This crazy celebration pays tribute to Barcelona’s patron saint: La Mare de Déu de la Mercè or Our Lady of Mercy. Although technically she is co-patron saint, having to share the title with Santa Eulalià who was a third century martyr.
This is no recent affair: Barcelona locals have been celebrating La Mercè since the 19th century, when the Pope officially recognised La Mercè as the city’s patron saint. She was awarded the title after residents prayed for her to free them of the plague in the 17th century and when they were relieved, vowed to make her their saint.
If the official date of La Mercè is September, 24, the celebrations of La Mercè last an entire week in the run up to the final date. From colourful processions to dance performances, popular dinners and some pretty unique local traditions, there’s a lot to look out for during La Mercè week.
On September, 24, business, schools and shops are closed in Barcelona – but step into neighbouring Badalona or Sabadell and you’ll find everything open. Amazingly, La Mercè is a bank holiday, but only within the limits of the city of Barcelona.
If La Mercè is among other things a celebration of the best of Catalan culture, it’s also an inclusive event which invites a different guest city from a foreign country to join in the celebrations each year. In 2017 Reykjavík was the guest of honour, and in 2018 the city of Lisbon will be joining in the fun.
Barcelona Acció Musical or BAM is a music festival organised by the local council and run in parallel to the La Mercè festival. The concerts are all free and the program is an eclectic mix of musical genres by musicians from Catalonia, Spain and the rest of the world.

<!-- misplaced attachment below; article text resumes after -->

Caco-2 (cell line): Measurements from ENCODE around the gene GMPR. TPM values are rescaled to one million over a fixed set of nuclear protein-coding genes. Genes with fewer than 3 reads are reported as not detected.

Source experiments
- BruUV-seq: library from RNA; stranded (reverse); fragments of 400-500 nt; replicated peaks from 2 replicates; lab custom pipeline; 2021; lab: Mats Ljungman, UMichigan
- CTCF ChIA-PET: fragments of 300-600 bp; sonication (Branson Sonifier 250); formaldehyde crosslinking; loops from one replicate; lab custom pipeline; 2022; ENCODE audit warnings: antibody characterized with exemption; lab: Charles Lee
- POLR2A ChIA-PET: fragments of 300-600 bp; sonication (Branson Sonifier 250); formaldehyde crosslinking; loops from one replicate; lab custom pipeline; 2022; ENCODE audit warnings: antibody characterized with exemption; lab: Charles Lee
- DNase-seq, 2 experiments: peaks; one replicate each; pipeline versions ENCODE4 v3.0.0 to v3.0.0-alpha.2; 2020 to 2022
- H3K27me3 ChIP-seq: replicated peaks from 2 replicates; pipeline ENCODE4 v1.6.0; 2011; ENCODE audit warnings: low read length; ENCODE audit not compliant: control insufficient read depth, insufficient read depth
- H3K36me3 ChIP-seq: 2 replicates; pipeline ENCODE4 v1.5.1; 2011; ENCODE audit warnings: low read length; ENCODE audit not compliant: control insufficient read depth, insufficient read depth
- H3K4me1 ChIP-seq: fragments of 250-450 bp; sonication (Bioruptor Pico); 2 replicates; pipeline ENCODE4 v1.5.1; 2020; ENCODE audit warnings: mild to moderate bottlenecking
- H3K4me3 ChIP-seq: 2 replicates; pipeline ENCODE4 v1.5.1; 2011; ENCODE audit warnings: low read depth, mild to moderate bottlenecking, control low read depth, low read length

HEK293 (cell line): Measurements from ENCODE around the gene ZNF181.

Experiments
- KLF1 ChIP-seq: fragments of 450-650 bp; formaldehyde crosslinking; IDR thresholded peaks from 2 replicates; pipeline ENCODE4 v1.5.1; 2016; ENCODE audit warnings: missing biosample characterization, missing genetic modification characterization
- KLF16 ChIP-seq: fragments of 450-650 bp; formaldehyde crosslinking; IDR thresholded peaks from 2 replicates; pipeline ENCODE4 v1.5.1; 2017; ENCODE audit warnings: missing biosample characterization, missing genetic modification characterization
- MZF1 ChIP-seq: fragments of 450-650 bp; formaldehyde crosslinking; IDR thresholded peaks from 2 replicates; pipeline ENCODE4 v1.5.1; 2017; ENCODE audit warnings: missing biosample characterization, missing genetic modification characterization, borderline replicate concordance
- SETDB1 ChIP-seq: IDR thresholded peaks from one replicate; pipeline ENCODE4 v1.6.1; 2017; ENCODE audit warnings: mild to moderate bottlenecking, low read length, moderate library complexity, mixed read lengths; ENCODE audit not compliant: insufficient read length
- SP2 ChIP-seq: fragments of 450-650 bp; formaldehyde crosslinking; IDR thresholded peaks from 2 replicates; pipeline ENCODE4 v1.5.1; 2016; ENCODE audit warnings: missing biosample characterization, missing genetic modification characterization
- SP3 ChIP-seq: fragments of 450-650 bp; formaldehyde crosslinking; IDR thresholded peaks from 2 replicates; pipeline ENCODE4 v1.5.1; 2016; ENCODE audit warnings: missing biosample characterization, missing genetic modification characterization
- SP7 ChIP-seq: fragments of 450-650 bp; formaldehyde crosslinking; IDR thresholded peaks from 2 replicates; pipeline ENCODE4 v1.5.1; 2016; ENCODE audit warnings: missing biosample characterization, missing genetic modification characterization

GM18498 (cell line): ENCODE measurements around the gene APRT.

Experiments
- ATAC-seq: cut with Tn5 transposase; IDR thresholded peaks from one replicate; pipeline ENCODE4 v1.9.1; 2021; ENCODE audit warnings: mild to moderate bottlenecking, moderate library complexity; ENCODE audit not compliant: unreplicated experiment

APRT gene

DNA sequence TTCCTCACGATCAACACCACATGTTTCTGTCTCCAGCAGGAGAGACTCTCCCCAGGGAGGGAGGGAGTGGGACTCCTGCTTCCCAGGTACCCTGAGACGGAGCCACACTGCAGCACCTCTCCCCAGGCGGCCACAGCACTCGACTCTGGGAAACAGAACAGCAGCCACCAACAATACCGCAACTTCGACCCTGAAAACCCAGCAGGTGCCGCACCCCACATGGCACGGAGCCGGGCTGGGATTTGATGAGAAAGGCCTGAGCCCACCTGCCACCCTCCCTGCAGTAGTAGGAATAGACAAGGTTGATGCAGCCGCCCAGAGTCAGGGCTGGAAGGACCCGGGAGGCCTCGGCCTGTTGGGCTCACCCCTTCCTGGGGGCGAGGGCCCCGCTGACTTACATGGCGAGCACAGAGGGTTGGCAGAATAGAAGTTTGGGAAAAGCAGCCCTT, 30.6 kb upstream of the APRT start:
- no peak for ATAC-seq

Anyone who likes fireworks will want to make sure they watch the firework show on the final night of La Mercè. The impressive pyrotechnical show usually takes place in front of the MNAC museum and the crowds stretch all the way down the Avenida Reina Maria Cristina to the Plaça d’Espanya.
Known as Els Gegants, or The Giants, these super-sized papier-maché figures depict everything from notable residents of the city, to politicians, historical figures and Biblical characters. The Giants can be seen walking through the city during the Cavalcada de la Mercè or main procession.
Another of the incredible Catalan cultural traditions, the castells are human pyramids which can reach up to ten people in height. Incredible, the youngest participants or castellers are the ones expected to climb to the top and raise one hand to the sky.
If you want to see Barcelona at its best and witness all the most unique Catalan traditions, then La Mercè is without a doubt one of the best times to visit. Gone are the mad crowds of July and August, locals have returned from their summer holidays with renewed energy, and the city is bursting with life.